Saturday, September 1, 2007
4 Shooting Stars and No School Supplies
My three kids and I live in a community of 9 homes that were all built at the same time. Actually, we built them, all of us....nine families, together....all at the same time. It took us ten months and plenty of blood, sweat, and tears; but we did it, together.
It's Labor Day weekend. The last hurrah for those on a school schedule. Today we held a yard sale to sell the last of the power tools that we now no longer need because we are done building our homes. There are 12 kids living in these 9 homes, so of course we sold cookies and lemonade as well. We baked and wrapped and squeezed and made cardboard signs most of the afternoon yesterday and the kids set up their bake sale tables, while the adults organized the tools, the random boxes of nails, the extension ladders and hard hats, and that dang shop-vac that we've all been tripping over in the shed. There was so much excitement in the air. We moved into our homes back in December, and many of us needed to majorly hibernate for a few months after such a huge project. So now, when we get together for a potluck or an outdoor project, there is a familiar energy. Something like picking up that old guitar again and remembering how to play.
Most of the tools sold by the middle of the afternoon. The bake sale was a huge success. The kids made enough money for us to plan an ice cream party later in the week. Macy (middle daughter, age 9) made nearly 6 bucks face painting. I think she only got up out of her chair twice in 6 hours. She was in heaven, and now we are all walking around with little flowers and pumpkins and rainbows on our cheeks. One of the highlights of the day was the potluck. Sunny played his guitar the kids played basketball and rode scooters and bikes and skateboards until well after dark. We ate and laughed and and sang, and the kids played some more. Friends and neighbors dropped by.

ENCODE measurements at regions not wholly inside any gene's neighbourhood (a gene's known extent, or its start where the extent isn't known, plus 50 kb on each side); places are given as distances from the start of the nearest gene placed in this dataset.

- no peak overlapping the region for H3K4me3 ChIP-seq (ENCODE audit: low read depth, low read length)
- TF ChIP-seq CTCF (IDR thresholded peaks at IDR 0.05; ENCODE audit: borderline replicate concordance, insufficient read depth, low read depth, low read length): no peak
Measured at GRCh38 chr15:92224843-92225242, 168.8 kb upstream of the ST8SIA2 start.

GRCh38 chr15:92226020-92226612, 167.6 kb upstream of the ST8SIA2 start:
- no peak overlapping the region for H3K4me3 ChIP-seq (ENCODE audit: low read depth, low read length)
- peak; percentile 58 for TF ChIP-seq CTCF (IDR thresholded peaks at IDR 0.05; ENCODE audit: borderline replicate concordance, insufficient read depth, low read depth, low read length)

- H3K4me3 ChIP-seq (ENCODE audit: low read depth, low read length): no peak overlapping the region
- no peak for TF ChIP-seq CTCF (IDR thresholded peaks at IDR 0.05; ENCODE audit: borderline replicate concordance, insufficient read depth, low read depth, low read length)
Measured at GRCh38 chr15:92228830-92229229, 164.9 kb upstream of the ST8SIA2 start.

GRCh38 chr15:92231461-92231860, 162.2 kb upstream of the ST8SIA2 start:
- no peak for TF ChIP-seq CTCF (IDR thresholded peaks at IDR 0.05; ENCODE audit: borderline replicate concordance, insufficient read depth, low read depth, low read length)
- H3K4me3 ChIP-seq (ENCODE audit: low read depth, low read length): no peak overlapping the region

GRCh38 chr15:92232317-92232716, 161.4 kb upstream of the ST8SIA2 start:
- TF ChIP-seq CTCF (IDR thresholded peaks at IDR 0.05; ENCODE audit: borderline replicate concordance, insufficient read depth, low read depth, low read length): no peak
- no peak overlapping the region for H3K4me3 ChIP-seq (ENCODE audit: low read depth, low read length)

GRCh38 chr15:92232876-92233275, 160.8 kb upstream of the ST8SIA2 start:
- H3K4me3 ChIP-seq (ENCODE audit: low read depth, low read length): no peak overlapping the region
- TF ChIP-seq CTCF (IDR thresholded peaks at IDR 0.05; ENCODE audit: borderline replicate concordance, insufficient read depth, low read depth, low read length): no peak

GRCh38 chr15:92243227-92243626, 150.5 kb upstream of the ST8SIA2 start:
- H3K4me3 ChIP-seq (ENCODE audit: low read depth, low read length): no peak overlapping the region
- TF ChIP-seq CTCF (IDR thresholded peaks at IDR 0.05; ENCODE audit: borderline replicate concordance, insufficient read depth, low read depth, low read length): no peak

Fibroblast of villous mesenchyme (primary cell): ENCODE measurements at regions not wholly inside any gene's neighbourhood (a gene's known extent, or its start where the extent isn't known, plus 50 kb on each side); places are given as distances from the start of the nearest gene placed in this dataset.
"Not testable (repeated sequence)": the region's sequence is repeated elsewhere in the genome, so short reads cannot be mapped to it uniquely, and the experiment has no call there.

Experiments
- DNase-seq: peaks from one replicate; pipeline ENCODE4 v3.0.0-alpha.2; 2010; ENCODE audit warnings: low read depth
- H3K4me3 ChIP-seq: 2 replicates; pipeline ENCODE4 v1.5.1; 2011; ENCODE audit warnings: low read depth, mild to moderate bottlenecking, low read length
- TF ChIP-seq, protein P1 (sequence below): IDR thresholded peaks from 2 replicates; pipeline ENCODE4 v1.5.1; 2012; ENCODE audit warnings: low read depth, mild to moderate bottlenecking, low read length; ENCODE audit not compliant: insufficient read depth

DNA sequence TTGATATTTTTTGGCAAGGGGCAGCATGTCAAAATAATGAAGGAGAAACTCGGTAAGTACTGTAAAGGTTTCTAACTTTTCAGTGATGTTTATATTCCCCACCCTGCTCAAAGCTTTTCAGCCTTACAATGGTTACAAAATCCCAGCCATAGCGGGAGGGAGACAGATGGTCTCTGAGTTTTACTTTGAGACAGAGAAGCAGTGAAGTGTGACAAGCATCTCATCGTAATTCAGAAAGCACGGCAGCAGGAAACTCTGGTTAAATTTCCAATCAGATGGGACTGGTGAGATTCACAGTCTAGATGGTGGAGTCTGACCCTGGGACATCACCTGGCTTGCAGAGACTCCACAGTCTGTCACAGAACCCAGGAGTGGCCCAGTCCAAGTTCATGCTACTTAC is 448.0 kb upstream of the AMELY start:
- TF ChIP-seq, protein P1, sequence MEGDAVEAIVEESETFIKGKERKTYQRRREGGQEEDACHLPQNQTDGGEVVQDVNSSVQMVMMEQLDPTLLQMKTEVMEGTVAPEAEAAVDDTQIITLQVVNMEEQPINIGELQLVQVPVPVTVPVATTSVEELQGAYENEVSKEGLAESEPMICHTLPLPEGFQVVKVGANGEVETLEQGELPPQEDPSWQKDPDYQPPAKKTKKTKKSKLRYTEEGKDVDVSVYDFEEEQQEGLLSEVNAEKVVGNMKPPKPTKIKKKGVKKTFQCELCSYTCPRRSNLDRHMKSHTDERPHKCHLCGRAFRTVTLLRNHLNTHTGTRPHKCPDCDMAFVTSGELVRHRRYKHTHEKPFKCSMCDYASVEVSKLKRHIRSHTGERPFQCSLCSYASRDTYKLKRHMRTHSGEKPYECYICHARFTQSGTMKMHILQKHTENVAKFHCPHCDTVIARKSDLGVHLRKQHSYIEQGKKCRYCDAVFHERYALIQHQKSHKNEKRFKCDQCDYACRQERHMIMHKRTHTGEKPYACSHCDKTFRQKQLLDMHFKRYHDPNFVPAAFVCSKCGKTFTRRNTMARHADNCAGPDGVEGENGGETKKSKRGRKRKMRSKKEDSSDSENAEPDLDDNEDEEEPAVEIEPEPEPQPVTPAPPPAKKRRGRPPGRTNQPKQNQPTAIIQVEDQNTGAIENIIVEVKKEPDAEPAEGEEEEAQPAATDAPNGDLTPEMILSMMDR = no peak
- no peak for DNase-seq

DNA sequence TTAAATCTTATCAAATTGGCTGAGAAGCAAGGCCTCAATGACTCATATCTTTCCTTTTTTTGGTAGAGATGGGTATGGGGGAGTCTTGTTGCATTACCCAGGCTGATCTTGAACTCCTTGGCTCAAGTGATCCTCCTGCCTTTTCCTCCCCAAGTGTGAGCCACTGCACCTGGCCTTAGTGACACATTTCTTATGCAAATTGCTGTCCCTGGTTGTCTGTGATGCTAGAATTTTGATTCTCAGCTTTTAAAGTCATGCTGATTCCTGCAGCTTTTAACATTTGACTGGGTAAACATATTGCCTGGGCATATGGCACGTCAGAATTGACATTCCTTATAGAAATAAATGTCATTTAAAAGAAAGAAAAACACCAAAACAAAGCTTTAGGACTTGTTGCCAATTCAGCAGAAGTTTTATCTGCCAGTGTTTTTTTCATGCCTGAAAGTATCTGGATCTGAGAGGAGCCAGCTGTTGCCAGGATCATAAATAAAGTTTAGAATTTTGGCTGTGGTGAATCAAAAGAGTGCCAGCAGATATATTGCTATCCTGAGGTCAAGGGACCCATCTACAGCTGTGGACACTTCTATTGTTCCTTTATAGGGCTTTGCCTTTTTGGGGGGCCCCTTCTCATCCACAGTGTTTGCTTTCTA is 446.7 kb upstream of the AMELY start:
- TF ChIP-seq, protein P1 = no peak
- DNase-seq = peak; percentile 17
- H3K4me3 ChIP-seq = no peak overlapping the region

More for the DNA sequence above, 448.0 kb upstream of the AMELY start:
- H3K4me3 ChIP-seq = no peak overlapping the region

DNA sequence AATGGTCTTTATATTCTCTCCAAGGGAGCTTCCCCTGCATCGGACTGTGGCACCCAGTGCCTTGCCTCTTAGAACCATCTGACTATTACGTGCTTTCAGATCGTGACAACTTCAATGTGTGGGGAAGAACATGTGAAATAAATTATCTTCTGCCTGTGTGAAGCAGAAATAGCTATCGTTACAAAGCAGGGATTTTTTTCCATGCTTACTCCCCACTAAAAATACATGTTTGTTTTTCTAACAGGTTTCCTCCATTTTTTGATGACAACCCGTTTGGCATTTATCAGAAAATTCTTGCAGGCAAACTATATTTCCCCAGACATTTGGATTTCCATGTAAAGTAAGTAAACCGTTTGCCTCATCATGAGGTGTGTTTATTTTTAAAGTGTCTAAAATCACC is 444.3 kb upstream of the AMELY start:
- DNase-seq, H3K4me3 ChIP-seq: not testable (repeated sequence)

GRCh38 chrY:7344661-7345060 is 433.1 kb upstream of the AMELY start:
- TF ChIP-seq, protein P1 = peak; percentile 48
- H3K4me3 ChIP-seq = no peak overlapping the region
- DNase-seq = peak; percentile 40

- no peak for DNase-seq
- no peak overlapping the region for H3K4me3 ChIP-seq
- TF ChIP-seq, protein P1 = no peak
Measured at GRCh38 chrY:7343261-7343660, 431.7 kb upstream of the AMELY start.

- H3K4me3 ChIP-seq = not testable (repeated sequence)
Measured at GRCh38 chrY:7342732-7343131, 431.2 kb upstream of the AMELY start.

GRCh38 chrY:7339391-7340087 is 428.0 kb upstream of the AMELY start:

I was tired. The kids were winding down. I thought for sure we were saying our goodnights and on our way to bed. And then I looked up. The stars. I laid down on the sidewalk and stared. Wow. Every time I do this, I can't believe how long it has been since the last time I found time to do this. Absolutely breath taking. Within minutes, 6 kids (my three and three others) had joined me. Janey, my 11 year old saw her first shooting star. Is that really possible? I had a moment of guilt. Maybe we haven't been looking up often enough. She, however, was thrilled. Gus, our 5 year old neighbor, came racing over when he heard our collective ooohs and ahhhs. Janey tried explaining to him what a shooting star looked like. She finally settled on: "Just keep looking up. You'll know it when you see it."
We laid there, mostly in silence, broken only by the gasps and ponderings: How do the satellites not fall to Earth? Where is Orion's belt? Which planets can we see right now? Are stars hundreds, thousands, or millions of miles away? What's that cloudy stripe down the center? Will the sun ever be a shooting star? What would it be like if there was no sun? Could we still eat pork sausage if we had no plants? And my favorite, "Are we upside down?"
These are the moments in life when I am reminded of why I choose to be an unschooler. Our life is rich and full and the learning is spontaneous and relevent. It's Labor Day Weekend. There's not a school supply in sight. And I saw 4 shooting stars tonight.